Although we write and self-publish our books (thanks to the miracle of Amazon and CreateSpace), they aren’t, technically, an arts and crafts item. I had been sewing the tailored bags for years, giving them away to friends, family, and as teacher gifts. Everyone seemed to like them and thought they were useful. The bags seemed like an easy way to fulfill the requirement for the show. So we applied and they accepted and here we are, getting ready for our fifth show.
In addition to the Winter Arts Show, we also show at Art On Chocolate (now the Hershey Artfest & Flower Show, Saturday in mid-May) and at the York Book Expo (Saturday in mid-October).
In my other life as a concerned citizen, I provide information about composting and planting trees at local farmers’ markets and whatever other venues that pop up that like community-service involvement. We also, as ordinary citizens, attend local craft shows and farmers’ markets.
Since we started exhibiting, I’ve been paying attention to what works and what doesn’t; both for us and for the other vendors. If you aren’t selling successfully, then you’re wasting time and money. I focus on craft shows because it’s the only way I sell my bags. I don’t have an online store, and I’m suspicious of etsy. Having one requires setting up a website along with some kind of secure commerce link. Worse, unless you have something truly unique, whatever you are handcrafting for sale plenty of other people are making and selling, too. Your items compete with dozens, hundreds, even thousands of similar items, and the only distinguishing characteristics are price, written description, and tiny pictures.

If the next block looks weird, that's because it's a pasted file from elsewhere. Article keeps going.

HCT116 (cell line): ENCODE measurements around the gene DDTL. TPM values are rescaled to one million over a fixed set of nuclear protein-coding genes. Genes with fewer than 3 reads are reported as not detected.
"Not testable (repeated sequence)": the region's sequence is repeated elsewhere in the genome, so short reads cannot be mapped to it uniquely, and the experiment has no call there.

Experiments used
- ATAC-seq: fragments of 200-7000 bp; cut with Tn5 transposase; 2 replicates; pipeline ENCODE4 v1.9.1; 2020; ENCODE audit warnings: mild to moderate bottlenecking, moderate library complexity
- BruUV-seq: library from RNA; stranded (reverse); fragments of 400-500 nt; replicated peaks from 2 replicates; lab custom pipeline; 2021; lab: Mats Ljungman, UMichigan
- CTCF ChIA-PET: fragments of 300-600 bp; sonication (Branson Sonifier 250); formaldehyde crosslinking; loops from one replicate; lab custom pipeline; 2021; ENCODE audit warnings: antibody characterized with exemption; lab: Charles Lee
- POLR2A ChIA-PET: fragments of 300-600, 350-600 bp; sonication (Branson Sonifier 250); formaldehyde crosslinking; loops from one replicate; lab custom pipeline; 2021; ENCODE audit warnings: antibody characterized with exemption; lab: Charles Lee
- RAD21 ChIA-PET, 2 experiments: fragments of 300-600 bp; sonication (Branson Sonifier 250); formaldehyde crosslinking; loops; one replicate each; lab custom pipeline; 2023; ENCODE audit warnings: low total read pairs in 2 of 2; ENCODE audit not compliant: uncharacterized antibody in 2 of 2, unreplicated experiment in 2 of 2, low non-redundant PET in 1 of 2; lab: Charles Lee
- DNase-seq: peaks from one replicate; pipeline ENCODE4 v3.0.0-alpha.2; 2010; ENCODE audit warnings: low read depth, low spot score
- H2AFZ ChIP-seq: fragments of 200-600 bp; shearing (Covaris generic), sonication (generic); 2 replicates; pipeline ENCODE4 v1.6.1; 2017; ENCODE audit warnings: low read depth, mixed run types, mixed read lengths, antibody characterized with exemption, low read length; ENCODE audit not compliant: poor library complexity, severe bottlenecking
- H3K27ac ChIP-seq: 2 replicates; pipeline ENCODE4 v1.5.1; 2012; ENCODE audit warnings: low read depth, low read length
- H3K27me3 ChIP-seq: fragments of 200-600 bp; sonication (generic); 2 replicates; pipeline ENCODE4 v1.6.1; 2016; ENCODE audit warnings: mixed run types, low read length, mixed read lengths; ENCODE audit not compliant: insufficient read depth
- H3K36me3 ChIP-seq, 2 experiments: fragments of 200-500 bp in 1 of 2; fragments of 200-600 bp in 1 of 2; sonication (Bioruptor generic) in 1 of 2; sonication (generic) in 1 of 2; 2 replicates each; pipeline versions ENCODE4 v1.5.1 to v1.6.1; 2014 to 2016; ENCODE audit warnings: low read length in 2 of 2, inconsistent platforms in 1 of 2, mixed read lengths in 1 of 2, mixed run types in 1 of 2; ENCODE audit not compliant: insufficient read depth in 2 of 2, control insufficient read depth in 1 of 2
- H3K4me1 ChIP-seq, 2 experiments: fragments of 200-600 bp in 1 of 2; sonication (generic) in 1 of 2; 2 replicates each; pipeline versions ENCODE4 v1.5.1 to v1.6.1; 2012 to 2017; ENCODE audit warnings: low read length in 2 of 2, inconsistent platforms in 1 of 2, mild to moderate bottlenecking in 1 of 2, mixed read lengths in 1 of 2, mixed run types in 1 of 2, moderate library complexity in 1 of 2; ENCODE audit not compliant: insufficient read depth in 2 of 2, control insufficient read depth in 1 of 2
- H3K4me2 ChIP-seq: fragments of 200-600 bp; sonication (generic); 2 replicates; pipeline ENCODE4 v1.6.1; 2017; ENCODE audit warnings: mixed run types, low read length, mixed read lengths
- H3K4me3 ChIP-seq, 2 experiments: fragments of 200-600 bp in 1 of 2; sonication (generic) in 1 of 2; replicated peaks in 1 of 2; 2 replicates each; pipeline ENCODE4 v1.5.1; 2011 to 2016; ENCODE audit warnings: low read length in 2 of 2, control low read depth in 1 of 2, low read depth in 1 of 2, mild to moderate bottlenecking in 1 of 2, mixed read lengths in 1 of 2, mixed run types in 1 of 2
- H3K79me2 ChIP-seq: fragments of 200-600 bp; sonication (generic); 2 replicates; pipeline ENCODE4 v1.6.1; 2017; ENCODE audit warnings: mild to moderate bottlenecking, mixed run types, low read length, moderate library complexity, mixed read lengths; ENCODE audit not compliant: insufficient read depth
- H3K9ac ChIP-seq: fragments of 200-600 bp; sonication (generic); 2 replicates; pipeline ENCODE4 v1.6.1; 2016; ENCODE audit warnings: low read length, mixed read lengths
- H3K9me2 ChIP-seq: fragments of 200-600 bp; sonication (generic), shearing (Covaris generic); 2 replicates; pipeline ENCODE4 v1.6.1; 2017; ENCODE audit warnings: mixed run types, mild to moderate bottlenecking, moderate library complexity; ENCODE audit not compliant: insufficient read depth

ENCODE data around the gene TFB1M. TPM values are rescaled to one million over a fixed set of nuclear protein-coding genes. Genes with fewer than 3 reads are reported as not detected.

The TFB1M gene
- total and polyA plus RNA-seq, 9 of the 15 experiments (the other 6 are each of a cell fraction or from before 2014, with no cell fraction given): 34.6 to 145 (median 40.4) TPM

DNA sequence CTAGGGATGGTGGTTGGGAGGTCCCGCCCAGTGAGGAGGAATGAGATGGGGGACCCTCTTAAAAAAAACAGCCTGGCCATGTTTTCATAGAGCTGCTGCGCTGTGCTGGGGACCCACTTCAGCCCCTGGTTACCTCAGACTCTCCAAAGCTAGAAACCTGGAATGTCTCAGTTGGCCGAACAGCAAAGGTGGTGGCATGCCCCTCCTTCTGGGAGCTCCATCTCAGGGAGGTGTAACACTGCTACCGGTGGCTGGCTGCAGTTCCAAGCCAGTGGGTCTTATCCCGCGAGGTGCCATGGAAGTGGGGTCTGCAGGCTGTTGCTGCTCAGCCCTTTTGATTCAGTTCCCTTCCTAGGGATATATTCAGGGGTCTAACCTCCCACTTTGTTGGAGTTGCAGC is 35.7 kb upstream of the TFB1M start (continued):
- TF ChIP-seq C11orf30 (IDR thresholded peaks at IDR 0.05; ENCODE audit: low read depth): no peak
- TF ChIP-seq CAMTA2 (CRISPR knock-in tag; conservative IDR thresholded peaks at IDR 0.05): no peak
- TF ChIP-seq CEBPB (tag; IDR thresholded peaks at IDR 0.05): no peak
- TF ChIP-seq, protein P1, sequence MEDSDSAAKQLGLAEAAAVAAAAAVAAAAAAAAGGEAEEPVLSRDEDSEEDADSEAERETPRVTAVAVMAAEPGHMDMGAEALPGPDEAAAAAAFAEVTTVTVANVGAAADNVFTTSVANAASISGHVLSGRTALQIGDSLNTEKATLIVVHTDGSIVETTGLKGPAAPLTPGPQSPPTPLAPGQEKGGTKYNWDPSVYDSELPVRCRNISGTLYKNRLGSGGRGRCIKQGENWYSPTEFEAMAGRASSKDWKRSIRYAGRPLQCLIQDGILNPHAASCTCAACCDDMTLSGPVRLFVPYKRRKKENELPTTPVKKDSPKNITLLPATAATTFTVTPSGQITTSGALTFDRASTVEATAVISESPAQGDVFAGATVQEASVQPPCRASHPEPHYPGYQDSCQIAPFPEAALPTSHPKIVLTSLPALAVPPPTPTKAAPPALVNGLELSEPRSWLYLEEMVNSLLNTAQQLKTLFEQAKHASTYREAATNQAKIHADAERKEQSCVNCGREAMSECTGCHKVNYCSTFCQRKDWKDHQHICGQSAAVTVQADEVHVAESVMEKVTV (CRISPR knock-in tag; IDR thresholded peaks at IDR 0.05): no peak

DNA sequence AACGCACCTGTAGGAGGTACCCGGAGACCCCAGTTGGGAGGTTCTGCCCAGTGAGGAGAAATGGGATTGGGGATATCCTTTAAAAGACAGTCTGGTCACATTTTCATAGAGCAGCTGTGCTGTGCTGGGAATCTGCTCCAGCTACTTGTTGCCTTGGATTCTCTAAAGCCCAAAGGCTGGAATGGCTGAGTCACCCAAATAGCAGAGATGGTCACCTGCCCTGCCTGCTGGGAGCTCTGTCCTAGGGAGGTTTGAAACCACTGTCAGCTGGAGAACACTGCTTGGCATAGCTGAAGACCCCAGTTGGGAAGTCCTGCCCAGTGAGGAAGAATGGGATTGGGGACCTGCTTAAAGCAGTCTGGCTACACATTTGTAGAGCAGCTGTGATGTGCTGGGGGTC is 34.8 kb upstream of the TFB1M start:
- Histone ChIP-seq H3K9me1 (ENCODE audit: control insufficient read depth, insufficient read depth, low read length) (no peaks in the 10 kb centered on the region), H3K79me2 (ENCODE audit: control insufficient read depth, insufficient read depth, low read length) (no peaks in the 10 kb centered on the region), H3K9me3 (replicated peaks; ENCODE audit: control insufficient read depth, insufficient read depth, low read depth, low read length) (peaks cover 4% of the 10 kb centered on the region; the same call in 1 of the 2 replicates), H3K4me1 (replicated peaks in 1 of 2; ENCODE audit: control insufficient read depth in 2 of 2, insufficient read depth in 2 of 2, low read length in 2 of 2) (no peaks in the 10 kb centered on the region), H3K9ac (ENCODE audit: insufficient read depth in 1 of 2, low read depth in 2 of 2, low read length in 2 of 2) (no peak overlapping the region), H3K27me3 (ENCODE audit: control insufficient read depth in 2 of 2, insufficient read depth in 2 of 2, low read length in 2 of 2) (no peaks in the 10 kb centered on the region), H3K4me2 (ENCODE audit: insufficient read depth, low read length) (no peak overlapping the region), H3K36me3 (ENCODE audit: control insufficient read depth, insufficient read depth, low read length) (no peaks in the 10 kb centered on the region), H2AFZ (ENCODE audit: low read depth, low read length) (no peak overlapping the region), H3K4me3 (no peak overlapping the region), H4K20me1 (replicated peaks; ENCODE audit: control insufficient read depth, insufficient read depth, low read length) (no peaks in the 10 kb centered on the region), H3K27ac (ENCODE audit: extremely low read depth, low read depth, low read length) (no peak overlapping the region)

Etsy may have a million stores, but how many of them earn their owners more than walking-around money? When I type in cloth grocery bags, I get thousands of results at every possible price point. I can’t easily tell how many of those bags were handmade in the U.S. and how many were outsourced to China (not everything on etsy is actually handmade by the store owner). I can’t tell how well-constructed those bags are, and I can’t get the owners’ compelling story.
Selling in person at a craft show avoids those issues. You get to talk to potential customers and show why the features you add allow you to charge $10 for a cloth grocery bag. The biggest show we go to has about 130 vendors, so our competition for books and bags is minimal. Even then, we don’t sell many. Fortunately, bags are not our primary focus. They are a sideline to Peschel Press books. We use cloth grocery bags as a value-added premium. We give one away if a customer buys a book and if they buy three bags we throw in a fourth for free.
If selling cloth grocery bags is your primary focus, then you need to go into the business knowing what we learned the hard way.
Look Like a Business Owner
First and foremost, selling is a business. The skill of selling is unrelated to your skill in sewing bags. As the seller, you want to present a professional image and you want your booth to look professional.